A guest post by Katharina Krause
The tailor shop that made my wedding dress two years ago now sells sewing kits to make masks at home. The shop window, usually a wild mix of wedding dresses and different kinds of whimsical fabric rolls for children’s clothes, now prominently features a stack of colorful masks. This shop is no exception. Be it online or in the analog world, it is nowadays hard to escape all the free patterns for masks, the calls to sew together to fight the spread of the virus, and the heated debate about whether these handmade masks are useful or not. This observation together with conversations with my mother, a dedicated needleworker who already talked about making masks in mid-January and now sends them to family members including myself, initiated the idea of writing this text.
Images of health workers in protection suits, their faces covered by respiratory masks and safety goggles, have been the ‘go to’ illustration in international news media when it comes to the outbreak of infectious diseases. This is what I see in my ongoing PhD research on visualizations of the Ebola and zika epidemics, and what we now also see in media coverage of COVID-19. In all these cases, full body protection suits create an otherworldly, sci-fi-like atmosphere and visually unite the very different diseases. Against this background, the ‘DIY-mask movement’ in the current pandemic strikes me as a new dynamic. Exploring the making of masks offers insights into both how people make sense of COVID-19 and how the pandemic becomes part of and shapes people’s new everyday life.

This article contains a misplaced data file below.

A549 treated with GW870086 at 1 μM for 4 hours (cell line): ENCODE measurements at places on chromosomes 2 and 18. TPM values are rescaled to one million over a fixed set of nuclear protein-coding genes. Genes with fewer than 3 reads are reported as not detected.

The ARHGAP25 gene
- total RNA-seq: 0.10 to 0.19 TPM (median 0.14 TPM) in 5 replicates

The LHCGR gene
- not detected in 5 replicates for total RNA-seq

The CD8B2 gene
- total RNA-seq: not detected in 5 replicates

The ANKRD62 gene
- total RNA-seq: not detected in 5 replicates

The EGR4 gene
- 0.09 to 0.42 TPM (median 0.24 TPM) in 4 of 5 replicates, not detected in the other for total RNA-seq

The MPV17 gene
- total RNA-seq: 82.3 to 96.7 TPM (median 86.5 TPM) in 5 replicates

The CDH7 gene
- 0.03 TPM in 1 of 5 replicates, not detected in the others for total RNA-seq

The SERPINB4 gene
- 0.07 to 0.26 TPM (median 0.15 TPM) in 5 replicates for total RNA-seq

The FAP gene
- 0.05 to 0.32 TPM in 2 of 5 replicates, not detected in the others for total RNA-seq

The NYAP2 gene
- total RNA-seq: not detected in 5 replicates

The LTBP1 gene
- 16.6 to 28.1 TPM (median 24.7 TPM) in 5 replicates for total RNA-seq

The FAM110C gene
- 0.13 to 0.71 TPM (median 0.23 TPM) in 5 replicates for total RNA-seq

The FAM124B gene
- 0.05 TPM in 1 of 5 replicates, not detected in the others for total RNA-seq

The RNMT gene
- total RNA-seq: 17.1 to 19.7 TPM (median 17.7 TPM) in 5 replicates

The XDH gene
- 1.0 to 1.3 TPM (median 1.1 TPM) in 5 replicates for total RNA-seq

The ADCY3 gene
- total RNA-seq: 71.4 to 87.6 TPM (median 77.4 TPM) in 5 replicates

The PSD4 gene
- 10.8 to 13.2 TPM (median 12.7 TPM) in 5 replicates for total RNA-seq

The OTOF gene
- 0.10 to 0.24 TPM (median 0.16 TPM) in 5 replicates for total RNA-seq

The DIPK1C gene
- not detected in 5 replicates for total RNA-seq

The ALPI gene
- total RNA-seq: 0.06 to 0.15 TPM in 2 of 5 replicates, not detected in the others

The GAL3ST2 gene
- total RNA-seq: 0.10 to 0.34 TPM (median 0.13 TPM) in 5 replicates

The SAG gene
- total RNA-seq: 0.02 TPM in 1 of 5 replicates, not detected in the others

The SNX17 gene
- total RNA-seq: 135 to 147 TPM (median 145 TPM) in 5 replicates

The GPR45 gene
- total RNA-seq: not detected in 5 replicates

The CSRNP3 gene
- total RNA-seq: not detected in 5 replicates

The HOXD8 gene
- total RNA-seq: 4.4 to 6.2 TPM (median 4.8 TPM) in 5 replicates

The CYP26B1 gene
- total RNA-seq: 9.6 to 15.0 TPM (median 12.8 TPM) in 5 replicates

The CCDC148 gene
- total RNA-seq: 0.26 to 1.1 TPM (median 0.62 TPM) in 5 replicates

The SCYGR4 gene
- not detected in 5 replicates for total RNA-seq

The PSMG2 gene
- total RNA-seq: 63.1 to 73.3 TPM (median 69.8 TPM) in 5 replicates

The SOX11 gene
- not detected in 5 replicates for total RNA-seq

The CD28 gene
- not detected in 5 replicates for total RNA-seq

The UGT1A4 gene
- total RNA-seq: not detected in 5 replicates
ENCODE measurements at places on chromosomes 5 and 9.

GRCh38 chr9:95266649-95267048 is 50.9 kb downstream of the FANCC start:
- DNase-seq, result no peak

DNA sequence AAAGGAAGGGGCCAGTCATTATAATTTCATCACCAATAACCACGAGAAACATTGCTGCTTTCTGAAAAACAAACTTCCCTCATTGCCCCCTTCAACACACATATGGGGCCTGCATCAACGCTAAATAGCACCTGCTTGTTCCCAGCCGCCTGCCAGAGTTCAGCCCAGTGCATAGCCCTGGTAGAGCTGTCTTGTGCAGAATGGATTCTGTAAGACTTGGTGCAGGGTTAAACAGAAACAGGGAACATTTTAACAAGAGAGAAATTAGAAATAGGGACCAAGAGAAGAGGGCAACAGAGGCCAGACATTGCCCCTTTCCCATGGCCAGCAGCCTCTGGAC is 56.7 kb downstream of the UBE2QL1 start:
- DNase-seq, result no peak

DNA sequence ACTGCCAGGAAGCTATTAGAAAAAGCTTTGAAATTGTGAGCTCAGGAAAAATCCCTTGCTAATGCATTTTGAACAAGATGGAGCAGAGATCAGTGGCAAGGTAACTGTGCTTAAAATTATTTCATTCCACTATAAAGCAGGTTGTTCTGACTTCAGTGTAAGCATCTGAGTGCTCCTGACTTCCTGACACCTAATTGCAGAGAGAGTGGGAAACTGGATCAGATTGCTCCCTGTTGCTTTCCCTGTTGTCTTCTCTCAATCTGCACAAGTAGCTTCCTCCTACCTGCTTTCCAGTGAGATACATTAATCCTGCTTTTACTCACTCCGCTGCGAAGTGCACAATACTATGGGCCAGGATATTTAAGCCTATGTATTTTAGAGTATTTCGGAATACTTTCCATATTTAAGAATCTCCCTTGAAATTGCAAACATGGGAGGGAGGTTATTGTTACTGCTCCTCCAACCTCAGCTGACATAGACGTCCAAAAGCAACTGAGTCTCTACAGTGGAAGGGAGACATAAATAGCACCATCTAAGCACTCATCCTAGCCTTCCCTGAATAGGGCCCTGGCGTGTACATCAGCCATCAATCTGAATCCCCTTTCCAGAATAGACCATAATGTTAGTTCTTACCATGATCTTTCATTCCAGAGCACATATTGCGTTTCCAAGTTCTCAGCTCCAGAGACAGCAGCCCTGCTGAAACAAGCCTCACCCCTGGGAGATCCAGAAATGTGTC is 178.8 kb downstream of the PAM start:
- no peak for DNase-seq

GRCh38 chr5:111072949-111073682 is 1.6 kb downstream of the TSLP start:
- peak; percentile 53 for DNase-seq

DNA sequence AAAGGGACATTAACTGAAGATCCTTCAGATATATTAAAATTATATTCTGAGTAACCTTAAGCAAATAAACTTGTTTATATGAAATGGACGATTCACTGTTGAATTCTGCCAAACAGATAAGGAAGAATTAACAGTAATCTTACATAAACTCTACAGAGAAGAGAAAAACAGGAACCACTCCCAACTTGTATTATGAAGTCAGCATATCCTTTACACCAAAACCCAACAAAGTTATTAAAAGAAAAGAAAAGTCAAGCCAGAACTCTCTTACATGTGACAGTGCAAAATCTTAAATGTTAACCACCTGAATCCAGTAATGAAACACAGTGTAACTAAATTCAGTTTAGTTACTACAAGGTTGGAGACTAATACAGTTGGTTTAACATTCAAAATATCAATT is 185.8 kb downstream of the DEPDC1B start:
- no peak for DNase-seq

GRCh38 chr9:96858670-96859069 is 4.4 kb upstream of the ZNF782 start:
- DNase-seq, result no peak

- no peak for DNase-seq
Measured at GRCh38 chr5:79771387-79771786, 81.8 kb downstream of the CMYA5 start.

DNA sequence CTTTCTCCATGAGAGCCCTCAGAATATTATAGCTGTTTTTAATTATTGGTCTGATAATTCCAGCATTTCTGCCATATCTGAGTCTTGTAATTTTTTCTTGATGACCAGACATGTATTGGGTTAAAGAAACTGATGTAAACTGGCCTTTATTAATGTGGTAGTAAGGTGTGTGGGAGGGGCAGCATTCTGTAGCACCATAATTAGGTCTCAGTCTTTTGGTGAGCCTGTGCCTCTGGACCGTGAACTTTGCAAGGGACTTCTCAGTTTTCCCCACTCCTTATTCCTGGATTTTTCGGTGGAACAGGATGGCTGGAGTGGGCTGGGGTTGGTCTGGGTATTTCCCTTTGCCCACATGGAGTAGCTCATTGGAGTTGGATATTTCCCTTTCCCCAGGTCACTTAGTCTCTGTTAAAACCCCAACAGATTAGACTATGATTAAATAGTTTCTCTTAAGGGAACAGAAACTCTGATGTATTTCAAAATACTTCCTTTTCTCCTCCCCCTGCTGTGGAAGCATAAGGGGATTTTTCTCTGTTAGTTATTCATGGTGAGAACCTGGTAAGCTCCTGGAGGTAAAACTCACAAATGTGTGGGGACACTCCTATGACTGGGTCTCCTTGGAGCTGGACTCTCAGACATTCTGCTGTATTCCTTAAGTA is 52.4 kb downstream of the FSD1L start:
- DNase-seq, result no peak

On the making of masks: who and why?
Interrogating the production of masks from a “making point of view” offers “insight into the embodied practices, perceptual skills, and tacit knowledge involved” (Bunn 2011: 24). So, who is sewing masks and why? The answer to that simple question is complex because there is a steadily growing number of initiatives, groups and companies that start to make masks. Therefore, rather than providing an encompassing list and discussion of the many different makers, I differentiate between two types of sewing: the sewing for others and the sewing for oneself.
Sewing for others
One example is a German online shop for sewing supplies. Next to sewing instructions for pencil cases and bibs, we now find the words “NOW is the time that we can help!” in a call for hobby needleworkers to use their skills for making respiratory masks based on a freely downloadable pattern. The website seeks to connect workers in system-relevant fields (supermarket employees, midwifes, nurses, etc.) and people with sewing skills. Via a comment section and email, the former can indicate and quantify their need for masks and the latter can respond accordingly. Here, sewing masks are one way to protect people in system-relevant jobs that at the same time face an increased risk of infection.